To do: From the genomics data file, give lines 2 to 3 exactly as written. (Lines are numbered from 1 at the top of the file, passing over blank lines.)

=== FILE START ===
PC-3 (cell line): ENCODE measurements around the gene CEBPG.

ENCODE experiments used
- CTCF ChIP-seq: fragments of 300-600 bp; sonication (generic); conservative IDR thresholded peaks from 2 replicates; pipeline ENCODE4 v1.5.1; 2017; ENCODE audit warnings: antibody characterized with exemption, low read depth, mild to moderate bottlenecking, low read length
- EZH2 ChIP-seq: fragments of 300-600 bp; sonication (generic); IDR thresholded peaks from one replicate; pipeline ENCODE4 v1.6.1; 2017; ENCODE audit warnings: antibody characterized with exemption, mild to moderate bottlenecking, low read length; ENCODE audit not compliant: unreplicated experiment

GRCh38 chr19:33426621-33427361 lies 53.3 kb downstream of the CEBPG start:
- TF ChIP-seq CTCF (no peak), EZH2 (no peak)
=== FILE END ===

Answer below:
ENCODE experiments used
- CTCF ChIP-seq: fragments of 300-600 bp; sonication (generic); conservative IDR thresholded peaks from 2 replicates; pipeline ENCODE4 v1.5.1; 2017; ENCODE audit warnings: antibody characterized with exemption, low read depth, mild to moderate bottlenecking, low read length